Under most of the new ordinances, violators can be charged with a misdemeanor and fined $500 per day. These moves renew a debate that began in 2016, when the city of Charlotte passed a sweeping nondiscrimination ordinance that protected gender identity, gender expression and sexual orientation. More controversially, Charlotte’s ordinance also allowed people to use the bathroom of the gender with which they identify, a measure aimed at making transgender people more comfortable.

Opponents feared that people would abuse the ordinance to illicitly use women’s bathrooms and changing facilities. Legal experts also said Charlotte’s ordinance essentially outlawed separate men’s and women’s restrooms.

In response, the General Assembly passed and then-Gov. Pat McCrory signed House Bill 2, a measure that undid Charlotte’s ordinance and required people to use the bathroom of their biological sex in public buildings. The law touched off a national firestorm. The NBA moved its All-Star Game planned for Charlotte out of state, businesses canceled expansions and entertainers canceled performances as a form of protest.

Gov. Roy Cooper campaigned for office on repealing H.B. 2, and did so in March 2017.

The repeal bill included a provision that cities could not pass nondiscrimination ordinances, a provision with a sunset in December 2020.

Hillsborough became the first N.C. city to pass a nondiscrimination ordinance since the sunset, on Jan. 11. Carrboro, Chapel Hill, Durham, Greensboro, and Orange County quickly followed suit.

Mecklenburg County has passed a resolution professing support for the LGBT community but has not yet considered an ordinance.

Organizations like the N.C. Family Policy Council and the N.C. Values Coalition have lined up against the new ordinances, saying they violate women’s privacy and could harm religious institutions and faith-based businesses. For example, churches or mosques would not be able to take sexual orientation or gender identity into account when hiring even if their religious doctrine spoke to the matter.

General Assembly leaders have been relatively quiet on the new ordinances but have indicated they will not act unless these potential problems become widespread.

A spokesman for Senate President Pro Tem Phil Berger, R-Rockingham, declined to comment. In an interview with Spectrum News, Berger said that any next steps would come from private legal actions if small business owners felt their religious liberty in jeopardy — not a new law.

“The courts are probably the appropriate forum for us to look at,” he said.

State auditor finds a bevy of unlicensed providers receive Medicaid funds

10 patient formAn audit released by State Auditor Beth Wood’s office Feb. 18, found the state Department of Health and Human Services did a poor job of gatekeeping the Medicaid Provider Enrollment process.

The auditor’s office says HHS didn’t properly ensure that only qualified providers were approved to provide services to Medicaid beneficiaries and to get payments from the state’s Medicaid program. HHS didn’t identify those providers who had professional licenses suspended or terminated so they could remove them from the program, the audit said.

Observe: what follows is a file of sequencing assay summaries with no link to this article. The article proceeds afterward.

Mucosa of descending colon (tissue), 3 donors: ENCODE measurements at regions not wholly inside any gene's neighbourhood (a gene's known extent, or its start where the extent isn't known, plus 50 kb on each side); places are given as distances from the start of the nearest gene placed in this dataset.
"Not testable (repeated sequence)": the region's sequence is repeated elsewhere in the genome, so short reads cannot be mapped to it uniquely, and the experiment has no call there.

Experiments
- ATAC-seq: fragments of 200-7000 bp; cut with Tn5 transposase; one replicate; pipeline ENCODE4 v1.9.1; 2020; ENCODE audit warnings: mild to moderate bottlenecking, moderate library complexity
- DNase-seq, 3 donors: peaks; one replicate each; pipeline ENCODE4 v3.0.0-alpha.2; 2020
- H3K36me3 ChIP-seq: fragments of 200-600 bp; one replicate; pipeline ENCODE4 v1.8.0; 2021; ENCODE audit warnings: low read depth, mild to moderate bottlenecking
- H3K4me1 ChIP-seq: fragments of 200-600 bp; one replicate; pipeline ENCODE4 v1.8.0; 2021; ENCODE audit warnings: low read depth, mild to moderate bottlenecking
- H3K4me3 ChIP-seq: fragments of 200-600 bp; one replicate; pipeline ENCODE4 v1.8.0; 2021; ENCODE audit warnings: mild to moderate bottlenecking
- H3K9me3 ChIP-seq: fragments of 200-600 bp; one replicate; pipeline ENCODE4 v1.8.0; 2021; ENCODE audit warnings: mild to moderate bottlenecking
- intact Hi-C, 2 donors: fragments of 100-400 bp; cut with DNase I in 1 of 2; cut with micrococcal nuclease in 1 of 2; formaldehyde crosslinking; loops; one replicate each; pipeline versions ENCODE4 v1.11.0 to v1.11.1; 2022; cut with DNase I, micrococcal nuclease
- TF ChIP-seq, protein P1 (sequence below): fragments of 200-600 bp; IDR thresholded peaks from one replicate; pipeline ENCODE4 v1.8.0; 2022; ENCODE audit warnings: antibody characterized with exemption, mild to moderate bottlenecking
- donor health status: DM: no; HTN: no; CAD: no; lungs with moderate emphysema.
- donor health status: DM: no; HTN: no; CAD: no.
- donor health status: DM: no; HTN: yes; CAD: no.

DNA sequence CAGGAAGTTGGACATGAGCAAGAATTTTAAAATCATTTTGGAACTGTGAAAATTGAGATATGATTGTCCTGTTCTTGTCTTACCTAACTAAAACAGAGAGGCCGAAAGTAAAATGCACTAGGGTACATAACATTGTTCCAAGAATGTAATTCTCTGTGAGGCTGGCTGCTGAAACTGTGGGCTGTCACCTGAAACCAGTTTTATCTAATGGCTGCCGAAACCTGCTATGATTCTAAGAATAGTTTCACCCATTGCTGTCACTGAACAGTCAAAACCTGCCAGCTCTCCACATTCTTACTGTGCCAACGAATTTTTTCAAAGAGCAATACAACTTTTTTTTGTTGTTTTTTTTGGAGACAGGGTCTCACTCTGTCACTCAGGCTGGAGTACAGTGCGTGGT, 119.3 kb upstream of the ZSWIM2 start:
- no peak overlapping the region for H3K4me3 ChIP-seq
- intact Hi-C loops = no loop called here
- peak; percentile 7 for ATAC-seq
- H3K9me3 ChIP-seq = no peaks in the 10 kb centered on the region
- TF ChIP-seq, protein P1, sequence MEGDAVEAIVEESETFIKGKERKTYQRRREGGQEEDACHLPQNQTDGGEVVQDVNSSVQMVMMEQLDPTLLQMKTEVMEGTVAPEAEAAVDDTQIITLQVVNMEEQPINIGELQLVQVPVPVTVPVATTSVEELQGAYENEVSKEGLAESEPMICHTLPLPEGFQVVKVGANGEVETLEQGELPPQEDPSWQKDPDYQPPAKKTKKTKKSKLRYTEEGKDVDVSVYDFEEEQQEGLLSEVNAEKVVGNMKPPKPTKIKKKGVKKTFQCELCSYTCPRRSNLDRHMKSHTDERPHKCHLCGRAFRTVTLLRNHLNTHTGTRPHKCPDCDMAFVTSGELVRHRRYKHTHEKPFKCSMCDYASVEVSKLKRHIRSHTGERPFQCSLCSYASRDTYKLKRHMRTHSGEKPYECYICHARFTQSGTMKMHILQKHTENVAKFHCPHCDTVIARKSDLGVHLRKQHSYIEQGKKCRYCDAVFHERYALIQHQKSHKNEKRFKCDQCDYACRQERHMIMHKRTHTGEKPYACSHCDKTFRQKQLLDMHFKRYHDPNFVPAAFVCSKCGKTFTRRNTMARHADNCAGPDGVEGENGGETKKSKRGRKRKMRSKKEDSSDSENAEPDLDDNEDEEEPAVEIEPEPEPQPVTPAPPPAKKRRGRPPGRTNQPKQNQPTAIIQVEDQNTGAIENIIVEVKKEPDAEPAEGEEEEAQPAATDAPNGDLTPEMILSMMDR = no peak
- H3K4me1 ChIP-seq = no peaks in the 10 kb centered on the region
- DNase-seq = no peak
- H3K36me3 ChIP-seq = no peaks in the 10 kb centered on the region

Furthermore, the audit found that HHS didn’t ensure its contractor General Dynamics Information Technology verified all professional credentials and provider ownership information during the enrollment re-verification process. Auditors sampled 191 approved applications and found that 185 of them never had their professional credentials verified.

“The Department of Health and Human Services does not check any credentials during this reverification process. None,” Wood said in a video accompanying the audit.

Examiners discovered that of 66 Medicaid providers disciplined by their licensing board in fiscal 2019, 26 had their license suspended or terminated. HHS only removed eight of the 26 from the Medicaid program.

The reasons for the suspended or terminated licenses ranged from substance abuse to sexual misconduct to a felony conviction related to health-care fraud.

These errors increased the risk that ill-equipped providers could receive millions of dollars in improper payments, the audit said. Such neglect is a big deal across the country: The Government Accountability Office reported that non-compliance with provider screening and enrollment requirements among the states contributed to more than a third of the $36.3 billion in estimated improper payments in 2018.

States are required to screen and enroll Medicaid providers in accordance with standards set by the U.S. Centers for Medicare and Medicaid Services to help combat waste, fraud, and abuse of the system. It’s also a matter of safety, as Wood’s office said that some providers on the Medicaid rolls lost their licenses due to patient deaths.

The audit said that unlicensed providers received $1.64 million in Medicaid payments in North Carolina during fiscal 2020. Providers lacking proper credentials got $11.2 in funds that year.

Dr. Mandy Cohen, secretary of HHS, said in a response included with the audit that she agrees with the findings, and the department has removed ineligible providers and is working to recoup improper payments.